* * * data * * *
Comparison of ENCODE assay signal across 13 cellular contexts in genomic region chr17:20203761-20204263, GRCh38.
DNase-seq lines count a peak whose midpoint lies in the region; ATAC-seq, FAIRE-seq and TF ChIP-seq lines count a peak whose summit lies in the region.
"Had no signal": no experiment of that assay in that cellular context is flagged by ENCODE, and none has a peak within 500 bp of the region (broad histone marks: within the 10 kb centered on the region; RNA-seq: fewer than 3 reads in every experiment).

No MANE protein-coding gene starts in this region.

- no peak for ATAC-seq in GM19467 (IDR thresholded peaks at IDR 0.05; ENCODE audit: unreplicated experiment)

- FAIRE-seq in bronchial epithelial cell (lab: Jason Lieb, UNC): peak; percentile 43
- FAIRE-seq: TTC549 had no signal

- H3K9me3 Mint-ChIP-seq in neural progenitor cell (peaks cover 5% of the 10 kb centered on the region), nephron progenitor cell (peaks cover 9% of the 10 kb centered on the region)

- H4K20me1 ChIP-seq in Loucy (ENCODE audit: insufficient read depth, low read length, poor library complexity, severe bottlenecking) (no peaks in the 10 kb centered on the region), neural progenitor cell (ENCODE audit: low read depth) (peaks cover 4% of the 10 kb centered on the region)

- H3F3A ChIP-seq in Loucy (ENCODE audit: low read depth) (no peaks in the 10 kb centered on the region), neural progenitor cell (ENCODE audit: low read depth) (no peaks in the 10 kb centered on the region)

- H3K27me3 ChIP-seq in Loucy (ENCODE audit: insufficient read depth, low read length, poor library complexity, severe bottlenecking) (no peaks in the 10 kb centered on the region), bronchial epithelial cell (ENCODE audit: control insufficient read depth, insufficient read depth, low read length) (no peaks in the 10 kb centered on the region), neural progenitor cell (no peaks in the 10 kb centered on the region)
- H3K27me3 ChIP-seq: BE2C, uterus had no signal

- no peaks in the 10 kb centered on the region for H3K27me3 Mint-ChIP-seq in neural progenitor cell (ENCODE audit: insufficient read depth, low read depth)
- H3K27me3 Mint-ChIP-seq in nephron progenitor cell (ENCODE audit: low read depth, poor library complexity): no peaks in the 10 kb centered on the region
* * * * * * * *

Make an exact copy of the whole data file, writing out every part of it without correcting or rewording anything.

Comparison of ENCODE assay signal across 13 cellular contexts in genomic region chr17:20203761-20204263, GRCh38.
DNase-seq lines count a peak whose midpoint lies in the region; ATAC-seq, FAIRE-seq and TF ChIP-seq lines count a peak whose summit lies in the region.
"Had no signal": no experiment of that assay in that cellular context is flagged by ENCODE, and none has a peak within 500 bp of the region (broad histone marks: within the 10 kb centered on the region; RNA-seq: fewer than 3 reads in every experiment).

No MANE protein-coding gene starts in this region.

- no peak for ATAC-seq in GM19467 (IDR thresholded peaks at IDR 0.05; ENCODE audit: unreplicated experiment)

- FAIRE-seq in bronchial epithelial cell (lab: Jason Lieb, UNC): peak; percentile 43
- FAIRE-seq: TTC549 had no signal

- H3K9me3 Mint-ChIP-seq in neural progenitor cell (peaks cover 5% of the 10 kb centered on the region), nephron progenitor cell (peaks cover 9% of the 10 kb centered on the region)

- H4K20me1 ChIP-seq in Loucy (ENCODE audit: insufficient read depth, low read length, poor library complexity, severe bottlenecking) (no peaks in the 10 kb centered on the region), neural progenitor cell (ENCODE audit: low read depth) (peaks cover 4% of the 10 kb centered on the region)

- H3F3A ChIP-seq in Loucy (ENCODE audit: low read depth) (no peaks in the 10 kb centered on the region), neural progenitor cell (ENCODE audit: low read depth) (no peaks in the 10 kb centered on the region)

- H3K27me3 ChIP-seq in Loucy (ENCODE audit: insufficient read depth, low read length, poor library complexity, severe bottlenecking) (no peaks in the 10 kb centered on the region), bronchial epithelial cell (ENCODE audit: control insufficient read depth, insufficient read depth, low read length) (no peaks in the 10 kb centered on the region), neural progenitor cell (no peaks in the 10 kb centered on the region)
- H3K27me3 ChIP-seq: BE2C, uterus had no signal

- no peaks in the 10 kb centered on the region for H3K27me3 Mint-ChIP-seq in neural progenitor cell (ENCODE audit: insufficient read depth, low read depth)
- H3K27me3 Mint-ChIP-seq in nephron progenitor cell (ENCODE audit: low read depth, poor library complexity): no peaks in the 10 kb centered on the region